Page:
Air plants do not live on air despite their name! They do need water and sunlight in order to maintain health. When compared to other plants, air plants are by far the least intensive — as far as care. Very minimal effort is needed and this guide will go over the do’s and don’ts in air plant care.
DO. Transition your new plant properly
When you first buy an air plant, whether it’s by mail or at a store, give it a good soaking for 20 minutes in room temperature water. It’s recommended to use filtered water, rain water or room temperature tap water.
After soaking, let it air dry. It’s important to let it completely dry before placing inside a terrarium. There might be portions of an air plant terrarium (since air plant terrariums are typically dry) that you might not want to get wet.
DO. Create a watering schedule
It varies as to how often you should water your air plant and mostly depends on the climate in which you live. If it’s very dry, you can spritz it 2-3 times or more per week with a misting bottle (make sure the whole plant gets soaked) or dunk it in water for 10-20 min once per week. In environments with more moisture in the air you might only need to spritz once per week.
If you notice the leaves of your air plant start to get thin, that’s a sign of dehydration — meaning it’s time to get it soaked. It might be too late for the air plant pictured above (right). It is severely dehydrated compared to the (left) plant. The plant on the right might eventually brown up completely, in which case it will turn into the plant below.
When your air plant turns brown and starts getting a crispy texture like the above pictured plant, then sadly, it’s time to say goodbye. Air plants are not immune to sickness and death. Even the best care can’t protect the health of all your plants — it’s just a natural factor.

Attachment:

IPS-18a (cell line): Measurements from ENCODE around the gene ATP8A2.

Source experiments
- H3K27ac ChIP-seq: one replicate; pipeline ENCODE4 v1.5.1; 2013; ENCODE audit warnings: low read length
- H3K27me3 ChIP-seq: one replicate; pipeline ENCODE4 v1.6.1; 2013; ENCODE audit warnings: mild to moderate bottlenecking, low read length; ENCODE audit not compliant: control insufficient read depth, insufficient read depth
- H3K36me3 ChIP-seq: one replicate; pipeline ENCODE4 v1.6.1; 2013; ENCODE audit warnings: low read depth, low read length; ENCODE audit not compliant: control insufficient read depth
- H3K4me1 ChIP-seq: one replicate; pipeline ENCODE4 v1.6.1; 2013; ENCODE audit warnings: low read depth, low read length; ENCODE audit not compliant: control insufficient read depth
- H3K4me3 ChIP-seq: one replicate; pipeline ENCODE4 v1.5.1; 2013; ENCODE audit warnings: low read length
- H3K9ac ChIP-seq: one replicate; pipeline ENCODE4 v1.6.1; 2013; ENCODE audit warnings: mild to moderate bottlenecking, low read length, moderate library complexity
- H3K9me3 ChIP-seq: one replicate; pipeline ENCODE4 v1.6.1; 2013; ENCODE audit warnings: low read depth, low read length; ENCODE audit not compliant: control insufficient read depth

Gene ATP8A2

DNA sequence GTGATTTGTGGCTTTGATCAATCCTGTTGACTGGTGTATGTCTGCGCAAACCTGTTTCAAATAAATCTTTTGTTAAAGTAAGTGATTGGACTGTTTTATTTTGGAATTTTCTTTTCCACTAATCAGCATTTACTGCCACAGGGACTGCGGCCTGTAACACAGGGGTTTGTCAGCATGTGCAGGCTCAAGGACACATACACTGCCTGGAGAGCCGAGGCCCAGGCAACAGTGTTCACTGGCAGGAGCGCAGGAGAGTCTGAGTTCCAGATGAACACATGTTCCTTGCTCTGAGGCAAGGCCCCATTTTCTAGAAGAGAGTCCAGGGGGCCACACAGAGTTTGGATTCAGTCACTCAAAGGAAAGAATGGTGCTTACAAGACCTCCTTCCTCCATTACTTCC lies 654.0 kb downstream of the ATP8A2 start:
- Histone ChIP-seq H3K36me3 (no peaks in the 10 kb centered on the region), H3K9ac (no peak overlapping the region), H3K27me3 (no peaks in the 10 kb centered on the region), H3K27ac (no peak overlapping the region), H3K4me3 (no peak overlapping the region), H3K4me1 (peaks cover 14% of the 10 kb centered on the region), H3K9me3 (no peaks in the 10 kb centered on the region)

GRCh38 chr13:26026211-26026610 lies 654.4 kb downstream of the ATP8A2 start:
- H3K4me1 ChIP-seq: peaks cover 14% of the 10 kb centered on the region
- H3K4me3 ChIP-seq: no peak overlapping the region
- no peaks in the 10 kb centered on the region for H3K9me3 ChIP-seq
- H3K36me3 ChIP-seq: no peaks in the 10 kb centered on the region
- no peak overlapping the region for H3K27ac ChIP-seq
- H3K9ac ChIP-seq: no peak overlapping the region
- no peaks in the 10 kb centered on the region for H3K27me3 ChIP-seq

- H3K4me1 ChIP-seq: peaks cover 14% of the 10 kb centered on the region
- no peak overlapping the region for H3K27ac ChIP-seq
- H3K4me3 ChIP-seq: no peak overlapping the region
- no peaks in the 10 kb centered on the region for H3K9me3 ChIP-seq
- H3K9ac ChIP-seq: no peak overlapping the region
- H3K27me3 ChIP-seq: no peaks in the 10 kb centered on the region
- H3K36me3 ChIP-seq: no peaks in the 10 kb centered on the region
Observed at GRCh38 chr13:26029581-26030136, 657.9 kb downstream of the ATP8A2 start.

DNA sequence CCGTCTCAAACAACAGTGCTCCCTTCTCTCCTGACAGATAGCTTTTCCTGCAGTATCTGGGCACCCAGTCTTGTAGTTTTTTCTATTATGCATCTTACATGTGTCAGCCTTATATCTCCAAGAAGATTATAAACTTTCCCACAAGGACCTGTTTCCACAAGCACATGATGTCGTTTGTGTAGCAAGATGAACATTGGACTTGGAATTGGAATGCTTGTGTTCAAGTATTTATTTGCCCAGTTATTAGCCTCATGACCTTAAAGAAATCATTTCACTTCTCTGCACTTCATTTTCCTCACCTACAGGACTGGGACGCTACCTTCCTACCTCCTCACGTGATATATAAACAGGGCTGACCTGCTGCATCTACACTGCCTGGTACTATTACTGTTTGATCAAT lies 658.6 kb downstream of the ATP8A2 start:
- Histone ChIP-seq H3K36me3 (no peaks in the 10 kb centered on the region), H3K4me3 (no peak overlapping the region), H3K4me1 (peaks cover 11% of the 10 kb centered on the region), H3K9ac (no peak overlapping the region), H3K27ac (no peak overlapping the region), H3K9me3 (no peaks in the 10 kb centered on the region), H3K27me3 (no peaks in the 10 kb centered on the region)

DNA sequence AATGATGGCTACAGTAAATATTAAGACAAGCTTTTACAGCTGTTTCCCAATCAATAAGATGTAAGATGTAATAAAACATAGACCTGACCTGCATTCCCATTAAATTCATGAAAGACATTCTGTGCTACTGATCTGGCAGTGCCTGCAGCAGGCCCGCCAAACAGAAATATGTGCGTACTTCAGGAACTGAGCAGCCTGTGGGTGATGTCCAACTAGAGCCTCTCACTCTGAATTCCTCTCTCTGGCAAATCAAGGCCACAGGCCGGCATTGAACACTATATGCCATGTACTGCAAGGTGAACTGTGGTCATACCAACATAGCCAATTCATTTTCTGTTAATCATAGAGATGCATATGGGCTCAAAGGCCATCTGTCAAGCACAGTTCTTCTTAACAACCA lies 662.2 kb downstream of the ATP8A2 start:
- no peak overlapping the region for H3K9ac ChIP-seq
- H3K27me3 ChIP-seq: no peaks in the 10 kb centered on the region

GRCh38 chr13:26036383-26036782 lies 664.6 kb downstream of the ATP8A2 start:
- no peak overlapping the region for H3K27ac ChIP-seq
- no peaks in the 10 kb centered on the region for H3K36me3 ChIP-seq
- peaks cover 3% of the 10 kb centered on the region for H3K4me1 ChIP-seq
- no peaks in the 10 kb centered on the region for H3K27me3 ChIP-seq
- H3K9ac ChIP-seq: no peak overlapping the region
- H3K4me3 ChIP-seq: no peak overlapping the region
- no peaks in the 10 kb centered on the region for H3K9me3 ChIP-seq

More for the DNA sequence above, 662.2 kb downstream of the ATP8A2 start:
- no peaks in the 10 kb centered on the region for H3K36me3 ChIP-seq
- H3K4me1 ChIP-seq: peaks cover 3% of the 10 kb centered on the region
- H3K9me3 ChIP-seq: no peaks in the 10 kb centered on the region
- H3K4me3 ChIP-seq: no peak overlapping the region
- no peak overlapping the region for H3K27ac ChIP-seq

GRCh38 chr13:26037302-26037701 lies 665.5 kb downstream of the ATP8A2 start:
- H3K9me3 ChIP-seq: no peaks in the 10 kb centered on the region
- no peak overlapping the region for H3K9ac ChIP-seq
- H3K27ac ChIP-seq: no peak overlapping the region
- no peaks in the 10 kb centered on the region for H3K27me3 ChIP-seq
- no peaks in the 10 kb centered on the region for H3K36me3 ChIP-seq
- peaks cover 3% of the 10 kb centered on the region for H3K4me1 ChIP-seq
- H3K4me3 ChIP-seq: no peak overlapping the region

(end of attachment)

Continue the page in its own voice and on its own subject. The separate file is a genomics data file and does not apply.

DO. Fertilize your air plants
I am a big believer in fertilizing your air plants as it does help the bloom cycle. Remember, air plants bloom throughout the year and a good fertilizer aids that process as well as overall health. Air plants belong to the family Bromeliad (the same as orchids). So if you are looking for a good fertilizer, a good ole bromeliad or exotic plant fertilizer will do and can be purchased fairly cheap online.
DON’T. Let your air plants sit in soil
An important point to know is that air plants absorb water through their leaves, not their roots. Therefore, never plant them in wet soil with other plants. Air plants are not ground plants — hence the name!
I hope these tips help when figuring out how best to care for your air plants. It can be a little trial/error in the beginning, but you will be able to tell by the leaves, whether or not the plants are in good health. Air plants are very easy and forgiving to take care of so don’t fret if you don’t exactly have a green thumb!